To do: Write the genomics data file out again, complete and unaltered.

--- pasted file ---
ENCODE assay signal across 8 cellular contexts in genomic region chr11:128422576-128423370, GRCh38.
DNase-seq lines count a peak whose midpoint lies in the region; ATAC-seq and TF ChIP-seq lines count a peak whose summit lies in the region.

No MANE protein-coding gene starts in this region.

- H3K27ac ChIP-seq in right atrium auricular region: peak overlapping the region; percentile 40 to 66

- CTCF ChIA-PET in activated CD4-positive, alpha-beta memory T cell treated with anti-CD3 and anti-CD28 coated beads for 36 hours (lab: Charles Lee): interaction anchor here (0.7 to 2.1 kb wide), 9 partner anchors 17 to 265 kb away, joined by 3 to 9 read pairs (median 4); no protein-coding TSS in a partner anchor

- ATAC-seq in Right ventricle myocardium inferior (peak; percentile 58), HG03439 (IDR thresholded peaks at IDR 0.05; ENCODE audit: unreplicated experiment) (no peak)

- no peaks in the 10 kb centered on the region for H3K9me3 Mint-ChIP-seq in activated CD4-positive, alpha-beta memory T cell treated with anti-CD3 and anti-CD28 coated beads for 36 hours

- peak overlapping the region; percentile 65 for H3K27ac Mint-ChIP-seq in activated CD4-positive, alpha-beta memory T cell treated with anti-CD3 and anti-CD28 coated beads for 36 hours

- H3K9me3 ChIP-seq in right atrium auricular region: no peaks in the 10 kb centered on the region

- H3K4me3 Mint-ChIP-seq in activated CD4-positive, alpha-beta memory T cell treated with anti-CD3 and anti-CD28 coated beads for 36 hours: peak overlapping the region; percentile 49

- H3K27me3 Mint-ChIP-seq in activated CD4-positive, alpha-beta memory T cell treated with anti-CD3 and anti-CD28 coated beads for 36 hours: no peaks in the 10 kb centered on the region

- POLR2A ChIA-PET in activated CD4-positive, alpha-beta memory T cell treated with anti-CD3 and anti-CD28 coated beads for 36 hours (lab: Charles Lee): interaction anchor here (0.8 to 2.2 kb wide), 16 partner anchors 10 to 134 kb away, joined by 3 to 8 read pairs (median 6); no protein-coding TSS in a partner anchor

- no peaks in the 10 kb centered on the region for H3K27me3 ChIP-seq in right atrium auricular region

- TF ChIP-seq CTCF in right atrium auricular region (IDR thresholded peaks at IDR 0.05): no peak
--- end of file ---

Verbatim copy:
ENCODE assay signal across 8 cellular contexts in genomic region chr11:128422576-128423370, GRCh38.
DNase-seq lines count a peak whose midpoint lies in the region; ATAC-seq and TF ChIP-seq lines count a peak whose summit lies in the region.

No MANE protein-coding gene starts in this region.

- H3K27ac ChIP-seq in right atrium auricular region: peak overlapping the region; percentile 40 to 66

- CTCF ChIA-PET in activated CD4-positive, alpha-beta memory T cell treated with anti-CD3 and anti-CD28 coated beads for 36 hours (lab: Charles Lee): interaction anchor here (0.7 to 2.1 kb wide), 9 partner anchors 17 to 265 kb away, joined by 3 to 9 read pairs (median 4); no protein-coding TSS in a partner anchor

- ATAC-seq in Right ventricle myocardium inferior (peak; percentile 58), HG03439 (IDR thresholded peaks at IDR 0.05; ENCODE audit: unreplicated experiment) (no peak)

- no peaks in the 10 kb centered on the region for H3K9me3 Mint-ChIP-seq in activated CD4-positive, alpha-beta memory T cell treated with anti-CD3 and anti-CD28 coated beads for 36 hours

- peak overlapping the region; percentile 65 for H3K27ac Mint-ChIP-seq in activated CD4-positive, alpha-beta memory T cell treated with anti-CD3 and anti-CD28 coated beads for 36 hours

- H3K9me3 ChIP-seq in right atrium auricular region: no peaks in the 10 kb centered on the region

- H3K4me3 Mint-ChIP-seq in activated CD4-positive, alpha-beta memory T cell treated with anti-CD3 and anti-CD28 coated beads for 36 hours: peak overlapping the region; percentile 49

- H3K27me3 Mint-ChIP-seq in activated CD4-positive, alpha-beta memory T cell treated with anti-CD3 and anti-CD28 coated beads for 36 hours: no peaks in the 10 kb centered on the region

- POLR2A ChIA-PET in activated CD4-positive, alpha-beta memory T cell treated with anti-CD3 and anti-CD28 coated beads for 36 hours (lab: Charles Lee): interaction anchor here (0.8 to 2.2 kb wide), 16 partner anchors 10 to 134 kb away, joined by 3 to 8 read pairs (median 6); no protein-coding TSS in a partner anchor

- no peaks in the 10 kb centered on the region for H3K27me3 ChIP-seq in right atrium auricular region

- TF ChIP-seq CTCF in right atrium auricular region (IDR thresholded peaks at IDR 0.05): no peak